1. United States Golf Association Executive Director and CEO Mike Davis no doubt works with a committee to select the general radius a pin will be placed.
2. A scout team of USGA turfgrass professionals paces off and places an electrical flag on the green in a general area they think the cup should go. The placement process is all very old school, largely unscientific, and based mostly on whether they agree that it's a tough but fair pin.
3. Before Davis arrives, grass clippings and particles of bunker sand are blown off greens with a leaf blower. Following close behind, a volunteer (me) hand clears anything that could withstand the 150 mph blower. This includes any insects that dare land on the quad-cut green. Truthfully, the greens were immaculate and didn't really need to be "hand cleared," but I felt it added a certain level of detail.
4. Finally Davis arrives, armed with a late-model Odyssey White Hot mallet to roll putts across the massive green complexes to that day's prospective pin placement. More than once I heard Davis, who displayed deft touch in his practice putts, comment on how the team (USGA) had "fixed" a location that had putts previously running too far past the intended cup placement. No doubt this was accomplished through hand watering and monsoon-like rains, but still - the USGA didn't seem transfixed with the idea of turning the greens into Teflon-coated pans. Instead, they focused on creating fair placements. Nothing more, nothing less. On the other hand, I might have heard a "they deserve what they get" if an approach were to carry past No. 12 pin. But hey - all's fair in love and U.S. Open pin placements.
5. Davis confers with his USGA team for a final consult and might move the electrical flag marker upwards of a few feet before announcing, "This one's good to go." Once the magical phrase is spoken, the dozen grounds crew volunteers comprising the Course Setup Team (we're talking assistant superintendents from high-end clubs like Shinnecock and Chicago CC, and Erin Hills' finest full timers... and little old me) sprung into action.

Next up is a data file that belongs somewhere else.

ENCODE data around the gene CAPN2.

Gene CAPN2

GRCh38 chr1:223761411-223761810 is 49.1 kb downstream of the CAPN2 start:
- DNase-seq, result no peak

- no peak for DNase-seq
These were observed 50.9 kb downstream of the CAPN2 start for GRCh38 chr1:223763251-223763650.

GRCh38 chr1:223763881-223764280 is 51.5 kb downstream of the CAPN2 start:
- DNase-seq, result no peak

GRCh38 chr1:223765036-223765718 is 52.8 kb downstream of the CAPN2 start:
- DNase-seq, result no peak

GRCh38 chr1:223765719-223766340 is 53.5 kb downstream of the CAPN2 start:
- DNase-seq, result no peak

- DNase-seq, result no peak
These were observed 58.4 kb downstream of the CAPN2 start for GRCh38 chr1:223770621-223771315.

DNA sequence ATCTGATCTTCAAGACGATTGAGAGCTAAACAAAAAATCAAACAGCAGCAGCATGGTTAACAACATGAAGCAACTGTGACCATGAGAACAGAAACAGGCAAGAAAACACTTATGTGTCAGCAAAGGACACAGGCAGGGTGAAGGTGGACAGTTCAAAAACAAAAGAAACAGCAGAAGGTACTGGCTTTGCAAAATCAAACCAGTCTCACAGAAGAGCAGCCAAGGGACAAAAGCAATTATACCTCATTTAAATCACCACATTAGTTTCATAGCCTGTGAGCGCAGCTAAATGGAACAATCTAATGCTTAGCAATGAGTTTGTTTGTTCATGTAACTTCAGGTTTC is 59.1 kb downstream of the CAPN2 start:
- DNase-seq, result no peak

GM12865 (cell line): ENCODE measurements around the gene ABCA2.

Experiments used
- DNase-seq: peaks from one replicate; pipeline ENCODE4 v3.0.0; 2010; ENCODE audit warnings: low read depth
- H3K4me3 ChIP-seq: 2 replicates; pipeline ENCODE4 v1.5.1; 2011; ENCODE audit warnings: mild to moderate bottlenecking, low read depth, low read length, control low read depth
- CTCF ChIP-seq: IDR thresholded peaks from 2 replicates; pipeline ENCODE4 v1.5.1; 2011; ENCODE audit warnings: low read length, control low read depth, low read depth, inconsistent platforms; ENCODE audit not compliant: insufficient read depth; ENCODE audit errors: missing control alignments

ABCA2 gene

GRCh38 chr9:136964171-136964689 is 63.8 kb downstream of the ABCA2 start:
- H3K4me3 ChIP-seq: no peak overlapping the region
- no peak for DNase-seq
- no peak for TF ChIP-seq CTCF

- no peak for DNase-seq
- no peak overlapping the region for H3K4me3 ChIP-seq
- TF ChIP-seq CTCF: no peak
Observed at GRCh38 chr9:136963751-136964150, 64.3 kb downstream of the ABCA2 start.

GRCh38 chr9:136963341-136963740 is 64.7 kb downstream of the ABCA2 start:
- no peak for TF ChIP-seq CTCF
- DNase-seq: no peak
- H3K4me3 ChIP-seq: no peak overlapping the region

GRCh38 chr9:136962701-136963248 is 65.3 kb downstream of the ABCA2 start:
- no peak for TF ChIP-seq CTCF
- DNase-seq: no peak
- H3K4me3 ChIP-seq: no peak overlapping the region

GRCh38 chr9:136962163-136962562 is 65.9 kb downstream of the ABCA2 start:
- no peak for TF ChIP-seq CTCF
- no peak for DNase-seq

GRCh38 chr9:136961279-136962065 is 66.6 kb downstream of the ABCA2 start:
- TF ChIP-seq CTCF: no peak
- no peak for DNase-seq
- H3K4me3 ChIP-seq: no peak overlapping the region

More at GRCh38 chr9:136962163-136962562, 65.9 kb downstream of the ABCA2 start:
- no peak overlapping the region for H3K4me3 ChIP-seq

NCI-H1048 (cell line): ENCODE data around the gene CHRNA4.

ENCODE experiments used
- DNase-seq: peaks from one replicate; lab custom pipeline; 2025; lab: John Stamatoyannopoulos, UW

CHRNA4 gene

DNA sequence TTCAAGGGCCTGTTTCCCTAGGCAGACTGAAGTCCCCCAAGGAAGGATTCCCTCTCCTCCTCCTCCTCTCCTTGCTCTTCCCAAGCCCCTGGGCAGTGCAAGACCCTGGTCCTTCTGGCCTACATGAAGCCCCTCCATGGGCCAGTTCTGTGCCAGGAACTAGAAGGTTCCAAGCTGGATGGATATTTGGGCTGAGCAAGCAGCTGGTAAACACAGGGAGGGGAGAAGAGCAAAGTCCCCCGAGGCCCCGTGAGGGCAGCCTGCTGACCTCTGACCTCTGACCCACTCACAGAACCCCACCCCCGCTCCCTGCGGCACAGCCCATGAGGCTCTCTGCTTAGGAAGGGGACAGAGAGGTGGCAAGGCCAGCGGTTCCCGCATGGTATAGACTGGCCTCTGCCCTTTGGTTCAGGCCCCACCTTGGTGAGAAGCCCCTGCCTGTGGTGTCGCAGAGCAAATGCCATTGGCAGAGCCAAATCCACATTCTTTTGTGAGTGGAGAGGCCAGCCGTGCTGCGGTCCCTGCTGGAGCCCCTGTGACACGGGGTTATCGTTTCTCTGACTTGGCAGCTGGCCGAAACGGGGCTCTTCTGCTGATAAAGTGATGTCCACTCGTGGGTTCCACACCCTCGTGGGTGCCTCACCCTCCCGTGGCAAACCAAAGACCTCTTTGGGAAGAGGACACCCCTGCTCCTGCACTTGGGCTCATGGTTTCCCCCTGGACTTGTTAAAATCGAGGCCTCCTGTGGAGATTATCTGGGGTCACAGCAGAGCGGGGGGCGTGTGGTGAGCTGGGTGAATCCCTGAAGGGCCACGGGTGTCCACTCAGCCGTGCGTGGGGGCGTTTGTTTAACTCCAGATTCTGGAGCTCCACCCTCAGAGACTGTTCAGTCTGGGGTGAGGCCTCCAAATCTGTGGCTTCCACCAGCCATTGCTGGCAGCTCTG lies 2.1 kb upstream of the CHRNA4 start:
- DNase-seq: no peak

6. First, the cup is cut with an exacting, yet forceful blow. Imagine having to put a wine cork back in the bottle while still on the corkscrew - with all of the guests at a party watching your every twist - and you're not too far off.
7. The emerald turf, long roots and excess sand are surgically removed, and a steel cup (complete with a mini mic and battery pack created by Fox Sports) is placed snugly inside the 4.25 inch wide hole.
8. Next, The Painter steps in to spray paint an egg-white counter clockwise stripe, followed by a clockwise stripe to cap the cup. If too much paint is applied, it's removed with an index finger. I may have floated the idea to The Painter of putting his initials or an emoji in one of the cups' paint with a stencil. He loved the idea, but perhaps not on the Friday of the U.S. Open.
9. The cup is then hand-trimmed to remove excess paint with what appears to be manicure nail nippers. The Cup Cutter then replaces the bald pin, eyeing it from four sides to ensure it is set vertically.
10. The Flag Team then constructs the pin. Man A holds the black-and-white-checked pin while Man B slides on the red flag and screws it down. Tightly. (While winds weren't what they usually are, I didn't want to be responsible for having the flag fly off before an approach. So I guarantee that holes 12-16 on Friday had very snug flags on those pins.)
11. The Cup Cutter returns to replace the now head-dressed pin, and taps it down. Following a final look, he gathers his tools and the teams set off to repeat the ceremony on the next hole.

All told, it's a 30-45 minute process to setup each hole. Looking over my shoulder, down the fairways after a completed hole, the view from inside the ropes, ensconced by grandstands, is a special one I'll never forget. But it wasn't even the best thing I saw that day.

I left course setup early to make it to my daughter's daycare in time for Daddy Daughter Donut Day. As soon as she threw her arms around me and yelled, "Daddy!" I was overwhelmed by my daughter's love. We read a book. Played house. Raced around outside. We picked flowers for her hair. She leveled me with a single look and a final hug.

And in that morning, I had simultaneously been the luckiest golf geek in the U.S., and the proudest dad in the world. The holes at Erin Hills were cut well, but it was the half donut at daycare with my daughter that made the day - perfect.